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What shape will we be in by 2030?

The tough regulatory crackdown in China isn’t only a worry for investors with exposure to China and tech. Markets everywhere were spooked by the level of ideological control sought by the Chinese authorities over private companies.

And it won’t have helped China’s relationship with the UK – something that has been described as having deteriorated in recent times from “Golden Age to Ice Age” following clashes over Hong Kong, Huawei and human rights. The growing concerns over China are adding to the resolve here to limit the communist state’s reach in key energy infrastructure projects, and may affect trade deals too, despite the fact that both of these areas form key planks of government economic policy over the next decade.

Sometimes you just have to choose the less easy route to avoid storing up problems later, even while trying to find your way out of a pandemic-induced economic crisis. In any case, despite the enormity of the economic challenge which includes the additional twists of Brexit, decarbonisation, supply chain problems and inflation risk, there is plenty of positive news on the economic recovery front. As earnings seasons kicks off – find all our latest analysis on our Companies News page – many companies are reporting a much brightened outlook while the EY Item Club is forecasting that the economy will grow by 7.6 per cent this year and the International Monetary Fund agrees, with its own prediction of 7 per cent. Begbies Traynor reports that the number of businesses in distress has fallen for the first time since Q2 2019, by 10 per cent, but it also warns that Covid has dramatically accentuated the UK’s zombie business population with many firms having taken on unsustainable debts during the pandemic.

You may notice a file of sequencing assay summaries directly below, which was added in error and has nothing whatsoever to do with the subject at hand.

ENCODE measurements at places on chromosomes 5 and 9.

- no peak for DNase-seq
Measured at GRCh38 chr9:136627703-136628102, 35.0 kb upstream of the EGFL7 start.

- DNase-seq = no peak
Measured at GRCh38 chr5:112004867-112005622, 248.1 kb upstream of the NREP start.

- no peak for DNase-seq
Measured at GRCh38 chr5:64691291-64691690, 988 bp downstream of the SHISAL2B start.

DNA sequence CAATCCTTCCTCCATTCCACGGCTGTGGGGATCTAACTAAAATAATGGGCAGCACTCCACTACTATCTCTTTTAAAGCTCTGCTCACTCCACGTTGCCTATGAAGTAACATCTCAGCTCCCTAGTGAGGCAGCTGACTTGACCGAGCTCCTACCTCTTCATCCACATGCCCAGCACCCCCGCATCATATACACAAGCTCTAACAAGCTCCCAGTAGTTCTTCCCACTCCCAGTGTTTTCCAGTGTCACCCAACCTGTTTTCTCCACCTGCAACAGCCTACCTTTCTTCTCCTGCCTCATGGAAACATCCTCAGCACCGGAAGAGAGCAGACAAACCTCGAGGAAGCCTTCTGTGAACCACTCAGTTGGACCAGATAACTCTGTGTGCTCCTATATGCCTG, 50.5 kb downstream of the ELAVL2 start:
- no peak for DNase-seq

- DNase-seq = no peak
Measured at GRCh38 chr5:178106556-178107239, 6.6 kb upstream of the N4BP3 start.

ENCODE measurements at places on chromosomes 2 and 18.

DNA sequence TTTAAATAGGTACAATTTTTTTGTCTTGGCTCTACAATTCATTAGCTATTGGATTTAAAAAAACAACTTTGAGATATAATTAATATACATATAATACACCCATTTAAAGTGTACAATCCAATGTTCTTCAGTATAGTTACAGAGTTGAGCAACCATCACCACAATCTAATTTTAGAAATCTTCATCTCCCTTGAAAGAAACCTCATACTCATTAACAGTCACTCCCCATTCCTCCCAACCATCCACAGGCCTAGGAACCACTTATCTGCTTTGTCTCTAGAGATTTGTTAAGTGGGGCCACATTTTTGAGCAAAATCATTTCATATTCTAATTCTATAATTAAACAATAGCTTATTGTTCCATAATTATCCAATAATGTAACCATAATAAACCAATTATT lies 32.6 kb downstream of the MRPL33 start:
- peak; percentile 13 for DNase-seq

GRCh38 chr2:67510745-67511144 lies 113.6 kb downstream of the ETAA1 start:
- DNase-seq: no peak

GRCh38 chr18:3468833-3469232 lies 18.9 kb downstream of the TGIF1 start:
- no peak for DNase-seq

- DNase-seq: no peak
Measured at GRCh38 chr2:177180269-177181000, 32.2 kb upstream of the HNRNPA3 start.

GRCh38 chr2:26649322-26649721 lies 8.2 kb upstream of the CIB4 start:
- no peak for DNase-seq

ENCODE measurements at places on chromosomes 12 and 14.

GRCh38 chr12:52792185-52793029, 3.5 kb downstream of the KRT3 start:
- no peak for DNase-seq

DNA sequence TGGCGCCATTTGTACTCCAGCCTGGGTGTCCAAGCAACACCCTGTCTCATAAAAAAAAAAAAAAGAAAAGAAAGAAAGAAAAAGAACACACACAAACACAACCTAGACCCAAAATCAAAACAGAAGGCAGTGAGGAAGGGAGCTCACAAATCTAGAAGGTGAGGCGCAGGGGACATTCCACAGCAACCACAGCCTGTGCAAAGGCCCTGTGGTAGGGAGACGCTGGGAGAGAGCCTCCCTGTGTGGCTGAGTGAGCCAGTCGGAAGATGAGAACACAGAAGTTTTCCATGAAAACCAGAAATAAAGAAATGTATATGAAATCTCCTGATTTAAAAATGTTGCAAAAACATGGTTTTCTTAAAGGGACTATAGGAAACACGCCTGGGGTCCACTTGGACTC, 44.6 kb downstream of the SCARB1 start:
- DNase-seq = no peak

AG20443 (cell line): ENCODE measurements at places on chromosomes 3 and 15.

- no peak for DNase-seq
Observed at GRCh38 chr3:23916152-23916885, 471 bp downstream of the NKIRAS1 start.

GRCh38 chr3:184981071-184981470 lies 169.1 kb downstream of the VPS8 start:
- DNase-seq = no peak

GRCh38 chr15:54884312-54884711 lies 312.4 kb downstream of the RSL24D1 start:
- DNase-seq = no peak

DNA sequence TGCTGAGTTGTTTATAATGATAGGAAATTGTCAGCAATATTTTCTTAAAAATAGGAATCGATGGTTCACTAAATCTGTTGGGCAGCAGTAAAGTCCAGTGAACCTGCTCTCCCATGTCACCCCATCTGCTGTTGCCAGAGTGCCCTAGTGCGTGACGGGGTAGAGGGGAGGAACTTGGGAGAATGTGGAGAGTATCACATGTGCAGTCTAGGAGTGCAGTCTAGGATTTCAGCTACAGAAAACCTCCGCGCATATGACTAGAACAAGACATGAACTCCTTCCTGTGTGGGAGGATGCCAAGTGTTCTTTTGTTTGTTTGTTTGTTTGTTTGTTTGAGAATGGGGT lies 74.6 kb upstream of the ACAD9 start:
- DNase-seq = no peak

But as with investing, the economy is all about the long game. Perhaps more troubling than the risk of further business failures are figures from the ONS which showed a steep fall in business investment in 2020. This wasn’t all pandemic related either. Investment by UK companies was falling well before March 2020. That’s likely to be damaging for future growth and productivity levels, the latter being an area where the UK lags France and Germany – their productivity levels are about 15 per cent higher. That’s one reason the government is keen for total UK investment in R&D to reach 2.4 per cent of GDP by 2027. But just as important will be how skills deficits, essential for innovation, are addressed.

The UK’s infrastructure network is also behind France’s and Germany’s (according to the World Economic Forum) which matters because good infrastructure means productivity gains – the government reckons every 10 per cent increase in the infrastructure networks is linked to an increase of up to 2 per cent in GDP.

That’s one reason a record level of investment in infrastructure networks lies at the core of the government’s ambitious UK growth plan – as outlined in March this year. Other reasons are that it will be decisive in helping areas to level up and in achieving full decarbonisation.

The next decade will be crucial - by 2030, we will know if goals on climate change are being achieved, if tariff free trade deals are good for us as well as our partners, if levelling up has been attained, if the housing crisis and looming energy crisis (as we transition to green) have been resolved, and if we have managed to maintain – and build on – our flair for exporting services. One thing though that is likely not to have changed much by 2030 is our own and the world’s reliance on tech judging by the resounding success – again - of  US big tech. Apple, Alphabet and Microsoft between them delivered post-tax profits of almost $5bn per week during the last quarter.